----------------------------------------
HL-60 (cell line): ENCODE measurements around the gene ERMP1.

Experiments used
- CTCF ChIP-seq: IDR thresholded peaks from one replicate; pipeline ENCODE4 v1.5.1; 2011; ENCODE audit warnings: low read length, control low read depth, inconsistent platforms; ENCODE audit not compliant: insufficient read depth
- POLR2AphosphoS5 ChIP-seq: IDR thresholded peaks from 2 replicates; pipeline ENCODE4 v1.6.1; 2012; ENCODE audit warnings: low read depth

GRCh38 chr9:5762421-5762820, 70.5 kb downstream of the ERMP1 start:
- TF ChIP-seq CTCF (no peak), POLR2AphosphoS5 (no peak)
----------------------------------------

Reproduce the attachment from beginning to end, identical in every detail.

HL-60 (cell line): ENCODE measurements around the gene ERMP1.

Experiments used
- CTCF ChIP-seq: IDR thresholded peaks from one replicate; pipeline ENCODE4 v1.5.1; 2011; ENCODE audit warnings: low read length, control low read depth, inconsistent platforms; ENCODE audit not compliant: insufficient read depth
- POLR2AphosphoS5 ChIP-seq: IDR thresholded peaks from 2 replicates; pipeline ENCODE4 v1.6.1; 2012; ENCODE audit warnings: low read depth

GRCh38 chr9:5762421-5762820, 70.5 kb downstream of the ERMP1 start:
- TF ChIP-seq CTCF (no peak), POLR2AphosphoS5 (no peak)